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UPDATED: I've updated the code based on the correct answer below. This works but creates a new problem (I will post a new question).

Creating a blocking bounded buffer class using semaphore's with multiple producers and consumers.

Goal is to use atomic integer as the pointers so I don't have to synchronize internally. Overflow handling has been corrected to use CAS now.

But this doesn't work unless I use synchronized around the AtomicInteger pointers (see comment below). Not sure why? Scroll all the way below to see what I mean by "missing entries"...

public class BoundedBuffer<T> {
private static final int BUFFER_SIZE = Short.MAX_VALUE+1;
private AtomicReferenceArray<T> m_buffer = null;
private Semaphore m_full = new Semaphore(BUFFER_SIZE);
private Semaphore m_empty = new Semaphore(0);
private AtomicInteger m_writePointer = new AtomicInteger();
private AtomicInteger m_readPointer = new AtomicInteger();

public BoundedBuffer() {
    m_buffer = new AtomicReferenceArray<T>(BUFFER_SIZE);
}

public static int safeGetAndIncrement(AtomicInteger i) {
    int oldValue = 0, newValue = 0;
    do {
        oldValue = i.get();
        newValue = (oldValue == Short.MAX_VALUE) ? 0 : (oldValue + 1);
    } while (!i.compareAndSet(oldValue, newValue));
    return oldValue;
}

public void add(T data) throws InterruptedException {
    m_full.acquire();
    synchronized (this) { // << Commenting this doesn't work
        // CAS-based overflow handling
        m_buffer.set(safeGetAndIncrement(m_writePointer),data);
    }
    m_empty.release();
}

public T get() throws InterruptedException {
    T data = null;
    m_empty.acquire();
    synchronized (this) { // << Commenting this doesn't work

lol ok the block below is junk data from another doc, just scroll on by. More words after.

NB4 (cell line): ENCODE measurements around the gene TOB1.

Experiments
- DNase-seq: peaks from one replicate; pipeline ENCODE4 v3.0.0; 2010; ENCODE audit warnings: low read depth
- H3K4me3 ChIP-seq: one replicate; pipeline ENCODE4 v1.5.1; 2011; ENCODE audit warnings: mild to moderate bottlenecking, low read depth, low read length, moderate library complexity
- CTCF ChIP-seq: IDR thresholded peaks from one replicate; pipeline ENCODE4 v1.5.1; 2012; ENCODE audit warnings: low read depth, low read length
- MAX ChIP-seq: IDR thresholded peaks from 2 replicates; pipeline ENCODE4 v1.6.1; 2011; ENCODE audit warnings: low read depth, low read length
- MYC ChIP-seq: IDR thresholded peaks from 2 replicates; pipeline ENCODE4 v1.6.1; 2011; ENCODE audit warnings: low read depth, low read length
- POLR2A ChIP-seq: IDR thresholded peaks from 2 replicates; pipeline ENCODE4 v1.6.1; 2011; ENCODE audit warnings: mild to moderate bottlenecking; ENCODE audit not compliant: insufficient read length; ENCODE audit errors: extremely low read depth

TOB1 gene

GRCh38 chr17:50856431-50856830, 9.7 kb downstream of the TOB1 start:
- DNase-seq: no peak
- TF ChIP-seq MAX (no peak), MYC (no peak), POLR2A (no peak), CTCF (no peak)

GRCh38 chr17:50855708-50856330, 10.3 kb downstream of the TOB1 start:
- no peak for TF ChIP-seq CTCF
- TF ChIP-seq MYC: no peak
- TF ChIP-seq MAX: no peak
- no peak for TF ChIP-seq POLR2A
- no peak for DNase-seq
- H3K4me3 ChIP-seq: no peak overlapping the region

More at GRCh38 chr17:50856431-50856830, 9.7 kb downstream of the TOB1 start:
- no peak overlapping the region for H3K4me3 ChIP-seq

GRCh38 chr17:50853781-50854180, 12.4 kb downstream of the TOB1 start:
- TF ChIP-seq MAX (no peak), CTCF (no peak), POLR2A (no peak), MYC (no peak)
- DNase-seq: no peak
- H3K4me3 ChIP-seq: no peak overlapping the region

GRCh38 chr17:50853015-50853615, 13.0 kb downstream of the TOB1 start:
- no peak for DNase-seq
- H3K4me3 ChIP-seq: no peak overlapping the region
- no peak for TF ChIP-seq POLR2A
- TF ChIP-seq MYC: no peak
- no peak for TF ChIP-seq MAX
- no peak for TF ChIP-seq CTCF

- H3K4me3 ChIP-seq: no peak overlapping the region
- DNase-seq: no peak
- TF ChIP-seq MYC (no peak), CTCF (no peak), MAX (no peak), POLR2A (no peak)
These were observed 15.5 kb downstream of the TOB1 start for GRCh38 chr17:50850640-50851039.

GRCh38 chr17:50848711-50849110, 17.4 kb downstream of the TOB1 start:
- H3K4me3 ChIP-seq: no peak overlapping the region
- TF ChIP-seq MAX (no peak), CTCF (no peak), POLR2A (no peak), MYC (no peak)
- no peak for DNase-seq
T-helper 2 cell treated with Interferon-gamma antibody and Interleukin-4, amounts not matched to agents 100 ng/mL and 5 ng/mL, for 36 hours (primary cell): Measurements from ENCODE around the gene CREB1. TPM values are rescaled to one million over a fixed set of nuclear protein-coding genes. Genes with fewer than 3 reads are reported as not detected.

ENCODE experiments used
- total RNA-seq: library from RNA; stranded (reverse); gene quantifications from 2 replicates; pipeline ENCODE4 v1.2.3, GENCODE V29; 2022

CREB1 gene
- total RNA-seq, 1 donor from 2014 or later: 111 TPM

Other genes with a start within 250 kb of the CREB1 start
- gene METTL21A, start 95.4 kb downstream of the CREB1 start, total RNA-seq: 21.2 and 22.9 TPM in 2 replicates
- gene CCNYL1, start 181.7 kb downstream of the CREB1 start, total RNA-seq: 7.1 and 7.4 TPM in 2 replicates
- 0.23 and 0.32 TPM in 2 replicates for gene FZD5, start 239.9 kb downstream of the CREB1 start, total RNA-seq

// CAS-based overflow handling
        data = m_buffer.get(safeGetAndIncrement(m_readPointer));
    }
    m_full.release();
    return data;
}
}

Test program has...

8 producer threads, each putting about 10000 entries into the queue. Each entry is a string of the format: A":"B where A is numbers 0..7 for the 8 threads. B is just a numerically increasing count from 0..9999

4 consumer threads, consuming everything, until null is hit.

Once producer threads have completed adding everything into the buffer, 4 null's are added to the queue (to stop the consumers).

Output of the threads...

P:Data, 1:9654@1 P:Data, 5:1097@347 C:Data, 1:9654@1 P:Data, 4:5538@1 C:Data, 4:5538@1 C:Data, null@14466

Verification When verifying if all entries that were produced were consumer, a few appear missing (just before the arrayindexoutofbounds is hit (may just be a coincidence).

Verifying... Missing 4:5537 Missing 5:1096 Verified

share|improve this question
    
"I've seen missing entries" isn't quite enough information for anyone to figure out what you mean. – Jim Garrison Sep 10 '11 at 19:31
    
Missing = consumer doesn't see all entries that the producer puts in. Example output....Start: 0 Start: 2 Start: 1 Start: 3 P:Data, 1:9654@1 P:Data, 5:1097@347 C:Data, 1:9654@1 P:Data, 4:5538@1 C:Data, 4:5538@1 Finish: 0 Finish: 3 Finish: 1 C:Data, null@14466 Finish: 2 Verifying... Missing 4:5537 Missing 5:1096 Verified – TechnoJab Sep 10 '11 at 19:32
up vote 2 down vote accepted

You need to handle overflows when incrementing the counter. For example, you can use the following method instead of getAndIncrement():

public static int safeGetAndIncrement(AtomicInteger i) {
    int oldValue = 0;
    do {
        oldValue = i.get();
        int newValue = (oldValue == MAX_VALUE) ? 0 : (oldValue + 1);
    } while (!i.compareAndSet(oldValue, newValue));
    return oldValue;
}

It uses the typical compare-and-swap approach and shouldn't harm performance since getAndIncrement() is internally implemented in the same way.

Also, if MAX_VALUE is BUFFER_SIZE you don't need % BUFFER_SIZE operation.

share|improve this answer
    
Couldn't two threads enter this safeGetAndIncrement method of yours at the same time then get the same oldValue and increment it to get the same newValue? That wouldn't work, would it now? – TechnoJab Sep 10 '11 at 19:47
    
@TechnoJab: That's how compare-and-swap approach works: two threads can enter the block, but only one can successfully execute compareAndSet() (see its javadoc), another one will retry. – axtavt Sep 10 '11 at 21:15
    
Thanks -- okay, that works and I think I understood the CAS overflow handling approach. But I have another problem now (and I've posted a completely new question). – TechnoJab Sep 10 '11 at 23:40

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